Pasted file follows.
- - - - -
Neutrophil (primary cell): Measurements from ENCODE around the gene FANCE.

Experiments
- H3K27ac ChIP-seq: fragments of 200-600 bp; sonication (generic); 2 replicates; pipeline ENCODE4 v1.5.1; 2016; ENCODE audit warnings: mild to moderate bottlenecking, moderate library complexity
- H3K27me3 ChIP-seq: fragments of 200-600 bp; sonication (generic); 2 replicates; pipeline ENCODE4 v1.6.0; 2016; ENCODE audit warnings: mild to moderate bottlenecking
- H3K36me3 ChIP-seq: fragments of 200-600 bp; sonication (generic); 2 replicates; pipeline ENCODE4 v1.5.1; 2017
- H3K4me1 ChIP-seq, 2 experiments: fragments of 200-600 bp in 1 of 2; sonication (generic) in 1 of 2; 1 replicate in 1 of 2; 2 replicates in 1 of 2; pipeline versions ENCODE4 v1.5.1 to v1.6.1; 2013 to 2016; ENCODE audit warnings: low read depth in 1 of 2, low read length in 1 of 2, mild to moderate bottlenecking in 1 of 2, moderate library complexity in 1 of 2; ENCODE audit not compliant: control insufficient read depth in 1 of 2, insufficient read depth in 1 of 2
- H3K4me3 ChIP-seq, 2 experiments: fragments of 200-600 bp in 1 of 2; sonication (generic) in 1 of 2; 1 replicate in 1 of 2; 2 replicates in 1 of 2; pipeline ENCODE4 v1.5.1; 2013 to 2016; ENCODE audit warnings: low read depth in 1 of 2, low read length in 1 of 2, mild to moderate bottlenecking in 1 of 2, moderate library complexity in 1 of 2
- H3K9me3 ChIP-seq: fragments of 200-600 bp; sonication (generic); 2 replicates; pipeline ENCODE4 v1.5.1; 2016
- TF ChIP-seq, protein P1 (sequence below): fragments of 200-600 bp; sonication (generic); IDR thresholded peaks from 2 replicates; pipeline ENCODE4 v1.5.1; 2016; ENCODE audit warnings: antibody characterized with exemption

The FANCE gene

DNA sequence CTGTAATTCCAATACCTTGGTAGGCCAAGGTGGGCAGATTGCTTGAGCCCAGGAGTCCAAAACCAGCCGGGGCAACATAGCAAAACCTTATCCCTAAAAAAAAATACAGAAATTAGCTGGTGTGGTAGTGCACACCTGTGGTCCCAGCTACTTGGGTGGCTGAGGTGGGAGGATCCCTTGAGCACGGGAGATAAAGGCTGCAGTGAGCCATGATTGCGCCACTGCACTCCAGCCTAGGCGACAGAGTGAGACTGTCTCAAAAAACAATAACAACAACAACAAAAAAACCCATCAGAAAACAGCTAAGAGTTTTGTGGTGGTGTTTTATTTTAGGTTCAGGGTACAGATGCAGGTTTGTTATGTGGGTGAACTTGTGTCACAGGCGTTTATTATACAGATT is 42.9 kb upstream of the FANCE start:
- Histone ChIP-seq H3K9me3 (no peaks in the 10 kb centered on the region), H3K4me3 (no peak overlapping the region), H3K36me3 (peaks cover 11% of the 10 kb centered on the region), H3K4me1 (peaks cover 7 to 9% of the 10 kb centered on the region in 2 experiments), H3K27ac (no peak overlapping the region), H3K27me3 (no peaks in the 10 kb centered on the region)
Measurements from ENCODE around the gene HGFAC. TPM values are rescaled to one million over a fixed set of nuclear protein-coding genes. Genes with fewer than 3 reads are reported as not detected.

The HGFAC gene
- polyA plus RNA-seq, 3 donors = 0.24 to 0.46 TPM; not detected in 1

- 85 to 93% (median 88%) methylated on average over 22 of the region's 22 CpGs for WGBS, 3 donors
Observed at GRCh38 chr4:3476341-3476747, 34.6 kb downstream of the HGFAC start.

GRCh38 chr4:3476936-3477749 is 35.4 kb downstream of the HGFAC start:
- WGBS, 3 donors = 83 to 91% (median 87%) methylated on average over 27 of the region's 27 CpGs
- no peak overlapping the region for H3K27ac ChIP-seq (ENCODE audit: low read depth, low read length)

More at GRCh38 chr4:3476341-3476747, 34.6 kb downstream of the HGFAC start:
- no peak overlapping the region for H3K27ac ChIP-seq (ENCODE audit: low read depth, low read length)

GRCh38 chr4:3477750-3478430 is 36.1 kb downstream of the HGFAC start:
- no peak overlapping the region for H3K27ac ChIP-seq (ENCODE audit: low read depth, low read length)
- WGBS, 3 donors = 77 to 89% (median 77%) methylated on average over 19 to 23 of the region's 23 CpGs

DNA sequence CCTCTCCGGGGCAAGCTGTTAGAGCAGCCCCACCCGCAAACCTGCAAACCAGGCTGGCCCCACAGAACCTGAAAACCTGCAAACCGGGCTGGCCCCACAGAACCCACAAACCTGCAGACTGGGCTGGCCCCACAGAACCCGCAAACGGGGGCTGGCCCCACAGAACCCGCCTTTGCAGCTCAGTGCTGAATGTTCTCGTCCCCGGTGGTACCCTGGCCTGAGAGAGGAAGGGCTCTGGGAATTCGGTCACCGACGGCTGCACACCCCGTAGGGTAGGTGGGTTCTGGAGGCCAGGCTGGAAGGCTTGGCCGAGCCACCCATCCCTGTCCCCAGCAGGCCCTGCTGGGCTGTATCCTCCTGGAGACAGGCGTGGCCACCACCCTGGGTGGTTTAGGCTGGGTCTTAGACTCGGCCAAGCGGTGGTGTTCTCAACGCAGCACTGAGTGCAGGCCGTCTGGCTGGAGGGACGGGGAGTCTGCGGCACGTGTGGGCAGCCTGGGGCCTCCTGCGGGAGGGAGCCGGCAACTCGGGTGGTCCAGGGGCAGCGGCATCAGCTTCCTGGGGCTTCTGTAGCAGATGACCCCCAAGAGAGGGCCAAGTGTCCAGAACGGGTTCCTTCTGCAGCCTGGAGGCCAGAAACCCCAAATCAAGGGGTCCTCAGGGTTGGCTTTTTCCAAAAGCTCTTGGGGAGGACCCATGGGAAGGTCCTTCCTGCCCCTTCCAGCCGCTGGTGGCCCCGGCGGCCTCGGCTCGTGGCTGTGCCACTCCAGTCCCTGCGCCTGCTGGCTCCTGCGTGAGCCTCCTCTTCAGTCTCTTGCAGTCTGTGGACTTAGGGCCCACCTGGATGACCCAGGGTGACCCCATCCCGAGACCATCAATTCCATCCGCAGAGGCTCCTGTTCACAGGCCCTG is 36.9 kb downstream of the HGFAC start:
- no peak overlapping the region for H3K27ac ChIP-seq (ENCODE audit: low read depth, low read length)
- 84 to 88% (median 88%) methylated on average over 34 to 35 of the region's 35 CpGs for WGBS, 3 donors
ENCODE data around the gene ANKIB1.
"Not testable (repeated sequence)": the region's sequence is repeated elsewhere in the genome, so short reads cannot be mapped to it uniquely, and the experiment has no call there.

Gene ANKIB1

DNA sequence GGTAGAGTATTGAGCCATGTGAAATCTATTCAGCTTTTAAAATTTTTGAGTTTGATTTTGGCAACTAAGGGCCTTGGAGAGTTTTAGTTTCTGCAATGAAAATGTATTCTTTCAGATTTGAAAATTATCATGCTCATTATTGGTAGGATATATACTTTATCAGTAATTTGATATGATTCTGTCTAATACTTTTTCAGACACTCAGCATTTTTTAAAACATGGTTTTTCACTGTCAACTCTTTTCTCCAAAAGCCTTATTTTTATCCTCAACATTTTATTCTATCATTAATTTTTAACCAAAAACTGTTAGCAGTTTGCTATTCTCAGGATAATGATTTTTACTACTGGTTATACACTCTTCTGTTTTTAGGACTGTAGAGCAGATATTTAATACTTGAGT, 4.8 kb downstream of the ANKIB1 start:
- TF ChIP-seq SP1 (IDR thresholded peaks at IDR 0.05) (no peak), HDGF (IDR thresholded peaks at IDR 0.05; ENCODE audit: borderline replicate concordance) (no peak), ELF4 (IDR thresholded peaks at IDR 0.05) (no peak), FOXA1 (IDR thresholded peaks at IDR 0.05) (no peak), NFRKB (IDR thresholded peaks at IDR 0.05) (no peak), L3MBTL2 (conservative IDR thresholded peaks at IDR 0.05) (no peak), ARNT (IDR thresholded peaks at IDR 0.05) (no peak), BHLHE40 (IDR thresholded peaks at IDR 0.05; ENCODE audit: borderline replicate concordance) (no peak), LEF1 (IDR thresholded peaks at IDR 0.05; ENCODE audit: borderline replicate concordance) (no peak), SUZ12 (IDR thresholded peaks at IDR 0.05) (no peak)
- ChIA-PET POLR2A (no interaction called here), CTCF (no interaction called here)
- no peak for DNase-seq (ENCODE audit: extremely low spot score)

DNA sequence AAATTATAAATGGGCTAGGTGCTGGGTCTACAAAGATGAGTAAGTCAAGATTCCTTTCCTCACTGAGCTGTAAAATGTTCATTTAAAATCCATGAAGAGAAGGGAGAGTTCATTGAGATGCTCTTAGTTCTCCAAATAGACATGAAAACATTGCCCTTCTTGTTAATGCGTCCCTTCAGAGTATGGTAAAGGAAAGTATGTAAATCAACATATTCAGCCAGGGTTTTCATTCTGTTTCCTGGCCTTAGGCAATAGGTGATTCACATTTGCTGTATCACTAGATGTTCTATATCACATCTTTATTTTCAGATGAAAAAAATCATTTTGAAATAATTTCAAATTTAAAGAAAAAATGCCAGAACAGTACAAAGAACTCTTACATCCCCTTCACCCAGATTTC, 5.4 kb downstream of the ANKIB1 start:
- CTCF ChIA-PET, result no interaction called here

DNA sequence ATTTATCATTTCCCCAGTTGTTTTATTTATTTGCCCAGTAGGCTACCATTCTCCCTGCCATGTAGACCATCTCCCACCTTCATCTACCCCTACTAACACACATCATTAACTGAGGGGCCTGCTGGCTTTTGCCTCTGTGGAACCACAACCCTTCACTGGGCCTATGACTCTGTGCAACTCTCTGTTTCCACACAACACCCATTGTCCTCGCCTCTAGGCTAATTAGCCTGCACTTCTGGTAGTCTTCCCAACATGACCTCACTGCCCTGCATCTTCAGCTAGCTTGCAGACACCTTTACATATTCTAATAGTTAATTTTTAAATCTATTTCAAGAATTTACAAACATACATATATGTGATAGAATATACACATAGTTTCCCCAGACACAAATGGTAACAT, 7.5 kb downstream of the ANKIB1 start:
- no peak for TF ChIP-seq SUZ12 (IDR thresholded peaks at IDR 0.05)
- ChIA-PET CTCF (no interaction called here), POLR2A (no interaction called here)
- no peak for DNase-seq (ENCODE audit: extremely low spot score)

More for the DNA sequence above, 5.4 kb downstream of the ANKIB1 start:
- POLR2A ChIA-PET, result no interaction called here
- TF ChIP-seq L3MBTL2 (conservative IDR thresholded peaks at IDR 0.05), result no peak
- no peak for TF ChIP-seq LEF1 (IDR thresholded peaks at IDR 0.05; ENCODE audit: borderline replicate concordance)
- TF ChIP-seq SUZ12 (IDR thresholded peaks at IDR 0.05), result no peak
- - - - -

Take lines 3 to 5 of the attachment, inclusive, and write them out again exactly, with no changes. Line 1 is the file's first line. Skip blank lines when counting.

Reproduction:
- H3K27ac ChIP-seq: fragments of 200-600 bp; sonication (generic); 2 replicates; pipeline ENCODE4 v1.5.1; 2016; ENCODE audit warnings: mild to moderate bottlenecking, moderate library complexity
- H3K27me3 ChIP-seq: fragments of 200-600 bp; sonication (generic); 2 replicates; pipeline ENCODE4 v1.6.0; 2016; ENCODE audit warnings: mild to moderate bottlenecking
- H3K36me3 ChIP-seq: fragments of 200-600 bp; sonication (generic); 2 replicates; pipeline ENCODE4 v1.5.1; 2017